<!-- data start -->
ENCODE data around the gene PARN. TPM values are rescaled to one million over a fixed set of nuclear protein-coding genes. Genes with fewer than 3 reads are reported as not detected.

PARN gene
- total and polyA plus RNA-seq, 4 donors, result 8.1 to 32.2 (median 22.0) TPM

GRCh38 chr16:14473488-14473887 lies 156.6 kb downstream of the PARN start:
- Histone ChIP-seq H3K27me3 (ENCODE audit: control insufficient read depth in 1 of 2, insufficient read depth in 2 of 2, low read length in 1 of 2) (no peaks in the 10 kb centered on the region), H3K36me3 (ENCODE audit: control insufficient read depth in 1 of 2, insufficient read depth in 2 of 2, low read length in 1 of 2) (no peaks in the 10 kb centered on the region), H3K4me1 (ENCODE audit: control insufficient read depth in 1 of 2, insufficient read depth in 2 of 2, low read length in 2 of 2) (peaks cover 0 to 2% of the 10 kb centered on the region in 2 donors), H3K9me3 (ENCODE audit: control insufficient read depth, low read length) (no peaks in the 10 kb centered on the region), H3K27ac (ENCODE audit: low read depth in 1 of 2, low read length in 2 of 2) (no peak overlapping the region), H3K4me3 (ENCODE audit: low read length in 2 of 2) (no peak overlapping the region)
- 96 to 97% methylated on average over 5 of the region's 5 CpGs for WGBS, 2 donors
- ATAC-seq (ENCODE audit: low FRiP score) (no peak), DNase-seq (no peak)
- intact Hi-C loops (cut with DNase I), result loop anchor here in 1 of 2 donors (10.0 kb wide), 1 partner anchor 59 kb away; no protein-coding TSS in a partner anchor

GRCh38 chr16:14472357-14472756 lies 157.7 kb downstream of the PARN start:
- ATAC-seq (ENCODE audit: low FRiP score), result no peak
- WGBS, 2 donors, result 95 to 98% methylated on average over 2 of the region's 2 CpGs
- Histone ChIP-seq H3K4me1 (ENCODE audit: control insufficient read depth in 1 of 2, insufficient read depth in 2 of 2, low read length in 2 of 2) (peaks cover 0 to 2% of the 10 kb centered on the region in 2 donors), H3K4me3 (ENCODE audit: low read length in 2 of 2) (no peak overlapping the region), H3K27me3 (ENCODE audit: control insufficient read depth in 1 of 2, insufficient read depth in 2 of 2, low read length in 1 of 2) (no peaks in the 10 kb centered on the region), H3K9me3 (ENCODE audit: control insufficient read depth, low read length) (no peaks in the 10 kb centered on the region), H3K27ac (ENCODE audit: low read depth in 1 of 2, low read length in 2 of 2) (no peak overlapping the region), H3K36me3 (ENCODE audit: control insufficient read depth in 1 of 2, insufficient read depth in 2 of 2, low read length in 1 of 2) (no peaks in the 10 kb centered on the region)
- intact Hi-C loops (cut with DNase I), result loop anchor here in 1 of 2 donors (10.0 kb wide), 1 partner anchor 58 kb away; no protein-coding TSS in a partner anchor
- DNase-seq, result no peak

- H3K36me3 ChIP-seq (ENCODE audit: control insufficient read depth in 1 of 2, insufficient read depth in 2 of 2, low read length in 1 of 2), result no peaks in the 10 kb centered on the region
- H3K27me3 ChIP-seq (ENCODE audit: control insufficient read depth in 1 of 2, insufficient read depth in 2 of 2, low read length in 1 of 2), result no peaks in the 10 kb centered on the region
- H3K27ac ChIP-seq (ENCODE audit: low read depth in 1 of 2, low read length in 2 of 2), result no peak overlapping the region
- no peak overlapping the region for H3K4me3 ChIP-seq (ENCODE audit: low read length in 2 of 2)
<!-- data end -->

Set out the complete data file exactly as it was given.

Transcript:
ENCODE data around the gene PARN. TPM values are rescaled to one million over a fixed set of nuclear protein-coding genes. Genes with fewer than 3 reads are reported as not detected.

PARN gene
- total and polyA plus RNA-seq, 4 donors, result 8.1 to 32.2 (median 22.0) TPM

GRCh38 chr16:14473488-14473887 lies 156.6 kb downstream of the PARN start:
- Histone ChIP-seq H3K27me3 (ENCODE audit: control insufficient read depth in 1 of 2, insufficient read depth in 2 of 2, low read length in 1 of 2) (no peaks in the 10 kb centered on the region), H3K36me3 (ENCODE audit: control insufficient read depth in 1 of 2, insufficient read depth in 2 of 2, low read length in 1 of 2) (no peaks in the 10 kb centered on the region), H3K4me1 (ENCODE audit: control insufficient read depth in 1 of 2, insufficient read depth in 2 of 2, low read length in 2 of 2) (peaks cover 0 to 2% of the 10 kb centered on the region in 2 donors), H3K9me3 (ENCODE audit: control insufficient read depth, low read length) (no peaks in the 10 kb centered on the region), H3K27ac (ENCODE audit: low read depth in 1 of 2, low read length in 2 of 2) (no peak overlapping the region), H3K4me3 (ENCODE audit: low read length in 2 of 2) (no peak overlapping the region)
- 96 to 97% methylated on average over 5 of the region's 5 CpGs for WGBS, 2 donors
- ATAC-seq (ENCODE audit: low FRiP score) (no peak), DNase-seq (no peak)
- intact Hi-C loops (cut with DNase I), result loop anchor here in 1 of 2 donors (10.0 kb wide), 1 partner anchor 59 kb away; no protein-coding TSS in a partner anchor

GRCh38 chr16:14472357-14472756 lies 157.7 kb downstream of the PARN start:
- ATAC-seq (ENCODE audit: low FRiP score), result no peak
- WGBS, 2 donors, result 95 to 98% methylated on average over 2 of the region's 2 CpGs
- Histone ChIP-seq H3K4me1 (ENCODE audit: control insufficient read depth in 1 of 2, insufficient read depth in 2 of 2, low read length in 2 of 2) (peaks cover 0 to 2% of the 10 kb centered on the region in 2 donors), H3K4me3 (ENCODE audit: low read length in 2 of 2) (no peak overlapping the region), H3K27me3 (ENCODE audit: control insufficient read depth in 1 of 2, insufficient read depth in 2 of 2, low read length in 1 of 2) (no peaks in the 10 kb centered on the region), H3K9me3 (ENCODE audit: control insufficient read depth, low read length) (no peaks in the 10 kb centered on the region), H3K27ac (ENCODE audit: low read depth in 1 of 2, low read length in 2 of 2) (no peak overlapping the region), H3K36me3 (ENCODE audit: control insufficient read depth in 1 of 2, insufficient read depth in 2 of 2, low read length in 1 of 2) (no peaks in the 10 kb centered on the region)
- intact Hi-C loops (cut with DNase I), result loop anchor here in 1 of 2 donors (10.0 kb wide), 1 partner anchor 58 kb away; no protein-coding TSS in a partner anchor
- DNase-seq, result no peak

- H3K36me3 ChIP-seq (ENCODE audit: control insufficient read depth in 1 of 2, insufficient read depth in 2 of 2, low read length in 1 of 2), result no peaks in the 10 kb centered on the region
- H3K27me3 ChIP-seq (ENCODE audit: control insufficient read depth in 1 of 2, insufficient read depth in 2 of 2, low read length in 1 of 2), result no peaks in the 10 kb centered on the region
- H3K27ac ChIP-seq (ENCODE audit: low read depth in 1 of 2, low read length in 2 of 2), result no peak overlapping the region
- no peak overlapping the region for H3K4me3 ChIP-seq (ENCODE audit: low read length in 2 of 2)